Please use this identifier to cite or link to this item: http://hdl.handle.net/10553/71096
|Title:||Resting Energy Expenditure and Body Composition in Overweight Men and Women Living in a Temperate Climate||Authors:||Martín Rincón, Marcos
Pérez Valera, Mario
Morales Álamo, David
Dorado García, Cecilia
González Henríquez, Juan José
Juan-Habib, Julian W.
Galvan Alvarez, Victor
Pedrianes-Martin, Pablo B.
López Calbet, José Antonio
De Pablos Velasco, Pedro Luis
|UNESCO Clasification:||241106 Fisiología del ejercicio||Keywords:||Exercise
Resting energy expenditure
|Issue Date:||2020||Project:||Integracion de Los Grupos de la Obesidad y El Síndrome Metabólico ....
Viabilidad y Sostenibilidad Del Adelgazamiento Mediante Tratamiento Intensificado en Pacientes Con Sobrepeso U Obesidad: Mecanismos Neuroendocrinos y Moleculares
|Journal:||Journal of Clinical Medicine||Abstract:||This study aimed to determine whether the measured resting energy expenditure (REE) in overweight and obese patients living in a temperate climate is lower than the predicted REE; and to ascertain which equation should be used in patients living in a temperate climate. REE (indirect calorimetry) and body composition (DXA) were measured in 174 patients (88 men and 86 women; 20-68 years old) with overweight or obesity (BMI 27-45 kg m-2). All volunteers were residents in Gran Canaria (monthly temperatures: 18-24 °C). REE was lower than predicted by most equations in our population. Age and BMI were similar in both sexes. In the whole population, the equations of Mifflin, Henry and Rees, Livingston and Owen, had similar levels of accuracy (non-significant bias of 0.7%, 1.1%, 0.6%, and -2.2%, respectively). The best equation to predict resting energy expenditure in overweight and moderately obese men and women living in a temperate climate all year round is the Mifflin equation. In men, the equations by Henry and Rees, Livingston, and by Owen had predictive accuracies comparable to that of Mifflin. The body composition-based equation of Johnston was slightly more accurate than Mifflin's in men. In women, none of the body composition-based equations outperformed Mifflin's.||URI:||http://hdl.handle.net/10553/71096||ISSN:||2077-0383||DOI:||10.3390/jcm9010203||Source:||Journal of Clinical Medicine [2077-0383], Vol. 9(1), 203|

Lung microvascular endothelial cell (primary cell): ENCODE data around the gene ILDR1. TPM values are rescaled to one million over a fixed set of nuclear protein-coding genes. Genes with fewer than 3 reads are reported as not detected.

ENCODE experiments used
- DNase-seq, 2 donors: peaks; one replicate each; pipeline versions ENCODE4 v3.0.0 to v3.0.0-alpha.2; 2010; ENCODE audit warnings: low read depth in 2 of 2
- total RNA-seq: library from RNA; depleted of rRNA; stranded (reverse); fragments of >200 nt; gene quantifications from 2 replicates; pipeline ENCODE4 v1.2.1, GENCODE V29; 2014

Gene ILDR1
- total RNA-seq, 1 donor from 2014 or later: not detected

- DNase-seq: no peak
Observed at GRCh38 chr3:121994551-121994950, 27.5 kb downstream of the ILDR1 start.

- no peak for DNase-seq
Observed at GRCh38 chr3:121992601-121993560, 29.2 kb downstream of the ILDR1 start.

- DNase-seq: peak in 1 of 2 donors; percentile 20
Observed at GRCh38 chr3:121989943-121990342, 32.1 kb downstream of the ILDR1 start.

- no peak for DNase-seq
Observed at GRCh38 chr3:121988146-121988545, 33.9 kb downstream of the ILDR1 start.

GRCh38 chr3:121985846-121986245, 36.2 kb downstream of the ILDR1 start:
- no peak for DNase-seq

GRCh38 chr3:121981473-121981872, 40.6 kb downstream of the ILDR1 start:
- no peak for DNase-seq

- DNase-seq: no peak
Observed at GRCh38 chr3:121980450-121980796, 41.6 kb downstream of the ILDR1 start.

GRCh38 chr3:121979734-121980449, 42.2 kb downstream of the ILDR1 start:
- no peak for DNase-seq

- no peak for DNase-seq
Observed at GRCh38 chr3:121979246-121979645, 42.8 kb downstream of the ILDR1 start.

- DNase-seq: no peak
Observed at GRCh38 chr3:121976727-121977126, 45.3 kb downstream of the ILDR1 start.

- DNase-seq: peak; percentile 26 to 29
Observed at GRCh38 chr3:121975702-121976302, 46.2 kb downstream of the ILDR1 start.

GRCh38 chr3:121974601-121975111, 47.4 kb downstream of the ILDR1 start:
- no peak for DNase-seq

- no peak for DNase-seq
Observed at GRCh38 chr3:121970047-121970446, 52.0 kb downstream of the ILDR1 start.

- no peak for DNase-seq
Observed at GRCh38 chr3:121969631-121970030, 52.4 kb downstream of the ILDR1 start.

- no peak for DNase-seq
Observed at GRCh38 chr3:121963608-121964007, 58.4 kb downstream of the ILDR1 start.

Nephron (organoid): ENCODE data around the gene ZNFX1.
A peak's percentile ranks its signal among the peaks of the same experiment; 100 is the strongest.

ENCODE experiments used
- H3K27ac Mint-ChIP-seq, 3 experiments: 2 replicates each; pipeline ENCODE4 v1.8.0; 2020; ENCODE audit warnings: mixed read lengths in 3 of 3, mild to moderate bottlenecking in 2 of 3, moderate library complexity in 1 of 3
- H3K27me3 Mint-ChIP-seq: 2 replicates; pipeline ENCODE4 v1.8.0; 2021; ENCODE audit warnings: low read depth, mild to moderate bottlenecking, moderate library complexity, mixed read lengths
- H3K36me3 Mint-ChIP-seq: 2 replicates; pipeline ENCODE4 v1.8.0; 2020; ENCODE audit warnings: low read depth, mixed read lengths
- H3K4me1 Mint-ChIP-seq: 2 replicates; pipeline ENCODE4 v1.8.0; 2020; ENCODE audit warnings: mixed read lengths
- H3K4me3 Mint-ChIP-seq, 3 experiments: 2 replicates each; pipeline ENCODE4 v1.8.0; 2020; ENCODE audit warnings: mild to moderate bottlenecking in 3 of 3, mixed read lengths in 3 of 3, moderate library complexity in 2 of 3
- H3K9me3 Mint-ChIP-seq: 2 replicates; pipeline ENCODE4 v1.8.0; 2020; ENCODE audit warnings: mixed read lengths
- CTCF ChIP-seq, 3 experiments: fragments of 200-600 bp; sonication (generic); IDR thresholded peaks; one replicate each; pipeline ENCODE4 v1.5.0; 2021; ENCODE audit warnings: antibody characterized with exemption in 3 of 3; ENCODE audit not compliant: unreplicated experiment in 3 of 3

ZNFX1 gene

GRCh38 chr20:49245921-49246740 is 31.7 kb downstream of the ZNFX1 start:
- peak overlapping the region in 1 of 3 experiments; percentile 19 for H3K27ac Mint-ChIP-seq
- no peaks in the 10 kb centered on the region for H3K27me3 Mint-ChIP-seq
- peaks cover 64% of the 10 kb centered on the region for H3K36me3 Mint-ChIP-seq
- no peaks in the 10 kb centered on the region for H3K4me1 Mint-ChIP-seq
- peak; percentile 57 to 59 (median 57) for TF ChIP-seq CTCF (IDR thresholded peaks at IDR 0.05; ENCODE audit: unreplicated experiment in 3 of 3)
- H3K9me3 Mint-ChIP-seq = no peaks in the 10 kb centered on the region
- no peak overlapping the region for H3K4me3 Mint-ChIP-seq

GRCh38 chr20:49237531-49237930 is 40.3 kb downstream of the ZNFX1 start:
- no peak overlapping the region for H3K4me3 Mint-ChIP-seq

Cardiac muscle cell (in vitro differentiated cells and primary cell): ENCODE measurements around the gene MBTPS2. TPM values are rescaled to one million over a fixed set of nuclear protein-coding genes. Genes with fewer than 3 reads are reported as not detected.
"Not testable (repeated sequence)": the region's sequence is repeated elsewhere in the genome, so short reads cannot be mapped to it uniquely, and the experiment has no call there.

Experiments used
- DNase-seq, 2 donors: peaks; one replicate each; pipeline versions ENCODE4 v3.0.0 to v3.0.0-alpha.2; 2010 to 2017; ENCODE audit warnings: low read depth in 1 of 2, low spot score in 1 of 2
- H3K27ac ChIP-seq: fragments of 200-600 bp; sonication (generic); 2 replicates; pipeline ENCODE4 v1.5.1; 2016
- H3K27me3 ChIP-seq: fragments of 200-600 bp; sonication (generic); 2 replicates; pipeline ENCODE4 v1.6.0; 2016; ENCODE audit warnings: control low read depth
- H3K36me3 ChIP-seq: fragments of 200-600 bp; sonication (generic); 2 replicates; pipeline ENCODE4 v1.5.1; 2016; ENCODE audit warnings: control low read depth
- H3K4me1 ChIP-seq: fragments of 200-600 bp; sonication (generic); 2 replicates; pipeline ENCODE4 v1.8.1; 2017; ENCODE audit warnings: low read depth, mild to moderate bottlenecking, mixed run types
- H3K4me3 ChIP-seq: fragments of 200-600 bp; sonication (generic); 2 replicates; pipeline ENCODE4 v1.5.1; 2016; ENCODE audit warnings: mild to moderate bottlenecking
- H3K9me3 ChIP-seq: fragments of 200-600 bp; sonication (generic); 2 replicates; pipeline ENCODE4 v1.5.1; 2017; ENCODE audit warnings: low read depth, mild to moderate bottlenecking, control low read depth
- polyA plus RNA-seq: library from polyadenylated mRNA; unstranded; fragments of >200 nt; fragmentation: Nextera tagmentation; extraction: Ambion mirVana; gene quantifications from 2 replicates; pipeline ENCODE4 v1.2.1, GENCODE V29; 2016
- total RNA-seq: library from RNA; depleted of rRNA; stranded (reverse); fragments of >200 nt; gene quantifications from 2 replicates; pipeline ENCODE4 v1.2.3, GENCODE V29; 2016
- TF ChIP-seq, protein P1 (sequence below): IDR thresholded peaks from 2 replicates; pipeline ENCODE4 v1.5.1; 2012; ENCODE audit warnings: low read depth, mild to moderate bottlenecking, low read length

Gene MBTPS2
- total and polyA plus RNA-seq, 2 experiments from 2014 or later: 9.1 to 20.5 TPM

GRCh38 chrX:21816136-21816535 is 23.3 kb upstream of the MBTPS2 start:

|Appears in Collections:||Artículos|
checked on Jun 2, 2020
checked on Jun 2, 2020
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